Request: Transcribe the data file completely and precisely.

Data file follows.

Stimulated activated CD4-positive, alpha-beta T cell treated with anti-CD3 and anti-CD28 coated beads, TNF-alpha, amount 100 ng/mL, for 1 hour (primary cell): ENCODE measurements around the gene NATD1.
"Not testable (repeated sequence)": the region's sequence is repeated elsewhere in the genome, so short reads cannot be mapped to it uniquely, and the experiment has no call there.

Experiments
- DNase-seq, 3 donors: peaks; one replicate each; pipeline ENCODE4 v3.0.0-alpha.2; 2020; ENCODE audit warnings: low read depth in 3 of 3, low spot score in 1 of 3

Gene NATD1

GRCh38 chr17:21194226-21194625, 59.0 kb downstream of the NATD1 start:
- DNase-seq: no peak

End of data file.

Stimulated activated CD4-positive, alpha-beta T cell treated with anti-CD3 and anti-CD28 coated beads, TNF-alpha, amount 100 ng/mL, for 1 hour (primary cell): ENCODE measurements around the gene NATD1.
"Not testable (repeated sequence)": the region's sequence is repeated elsewhere in the genome, so short reads cannot be mapped to it uniquely, and the experiment has no call there.

Experiments
- DNase-seq, 3 donors: peaks; one replicate each; pipeline ENCODE4 v3.0.0-alpha.2; 2020; ENCODE audit warnings: low read depth in 3 of 3, low spot score in 1 of 3

Gene NATD1

GRCh38 chr17:21194226-21194625, 59.0 kb downstream of the NATD1 start:
- DNase-seq: no peak